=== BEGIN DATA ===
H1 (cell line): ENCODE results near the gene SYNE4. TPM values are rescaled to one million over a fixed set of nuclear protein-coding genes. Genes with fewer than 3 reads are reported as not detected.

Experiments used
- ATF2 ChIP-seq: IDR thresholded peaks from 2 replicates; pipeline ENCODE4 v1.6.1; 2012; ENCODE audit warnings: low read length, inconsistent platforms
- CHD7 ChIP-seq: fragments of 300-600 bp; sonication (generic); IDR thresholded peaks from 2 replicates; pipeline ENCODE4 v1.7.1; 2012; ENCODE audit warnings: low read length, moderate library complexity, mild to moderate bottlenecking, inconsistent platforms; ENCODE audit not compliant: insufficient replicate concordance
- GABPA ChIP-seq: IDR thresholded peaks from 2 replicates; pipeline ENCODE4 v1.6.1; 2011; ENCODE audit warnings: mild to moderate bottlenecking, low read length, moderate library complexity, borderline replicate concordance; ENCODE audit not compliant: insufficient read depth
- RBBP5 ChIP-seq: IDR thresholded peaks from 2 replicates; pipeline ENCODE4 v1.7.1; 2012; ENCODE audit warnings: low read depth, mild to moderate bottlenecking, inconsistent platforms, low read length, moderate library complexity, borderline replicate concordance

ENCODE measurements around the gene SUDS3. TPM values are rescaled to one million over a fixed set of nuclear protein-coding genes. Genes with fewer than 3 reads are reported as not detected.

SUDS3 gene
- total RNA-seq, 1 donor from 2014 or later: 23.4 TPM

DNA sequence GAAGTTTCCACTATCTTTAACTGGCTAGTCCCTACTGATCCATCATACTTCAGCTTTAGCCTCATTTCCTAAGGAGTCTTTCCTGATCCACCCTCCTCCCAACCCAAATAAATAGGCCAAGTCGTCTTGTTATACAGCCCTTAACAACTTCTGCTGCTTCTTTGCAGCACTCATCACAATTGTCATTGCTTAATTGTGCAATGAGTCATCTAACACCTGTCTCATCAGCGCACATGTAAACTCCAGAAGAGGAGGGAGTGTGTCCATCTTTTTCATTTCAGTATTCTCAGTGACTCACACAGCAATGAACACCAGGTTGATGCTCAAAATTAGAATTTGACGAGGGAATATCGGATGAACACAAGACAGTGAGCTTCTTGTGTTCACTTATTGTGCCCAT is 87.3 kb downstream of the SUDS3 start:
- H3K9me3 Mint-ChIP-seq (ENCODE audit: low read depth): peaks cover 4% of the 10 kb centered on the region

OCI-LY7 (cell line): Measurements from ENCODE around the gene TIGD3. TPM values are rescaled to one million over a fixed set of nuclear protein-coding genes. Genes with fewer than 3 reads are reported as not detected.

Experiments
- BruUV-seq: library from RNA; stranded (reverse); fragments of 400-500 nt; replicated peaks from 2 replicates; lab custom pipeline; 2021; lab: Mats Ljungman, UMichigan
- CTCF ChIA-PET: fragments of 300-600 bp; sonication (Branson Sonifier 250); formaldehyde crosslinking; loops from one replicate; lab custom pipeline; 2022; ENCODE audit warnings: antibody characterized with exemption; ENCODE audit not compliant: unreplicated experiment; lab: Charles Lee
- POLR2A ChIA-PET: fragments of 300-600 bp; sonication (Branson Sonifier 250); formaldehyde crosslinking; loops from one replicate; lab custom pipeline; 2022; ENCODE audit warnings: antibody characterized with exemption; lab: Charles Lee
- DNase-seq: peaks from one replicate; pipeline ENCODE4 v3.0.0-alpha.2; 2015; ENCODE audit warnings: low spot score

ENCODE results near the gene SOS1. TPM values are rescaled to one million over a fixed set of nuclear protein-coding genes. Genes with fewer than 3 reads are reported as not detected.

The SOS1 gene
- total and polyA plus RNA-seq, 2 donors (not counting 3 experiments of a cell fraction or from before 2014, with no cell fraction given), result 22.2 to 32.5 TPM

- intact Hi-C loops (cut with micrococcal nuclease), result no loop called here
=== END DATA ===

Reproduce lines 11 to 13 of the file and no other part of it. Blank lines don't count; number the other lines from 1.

- H3K9me3 Mint-ChIP-seq (ENCODE audit: low read depth): peaks cover 4% of the 10 kb centered on the region

OCI-LY7 (cell line): Measurements from ENCODE around the gene TIGD3. TPM values are rescaled to one million over a fixed set of nuclear protein-coding genes. Genes with fewer than 3 reads are reported as not detected.

Experiments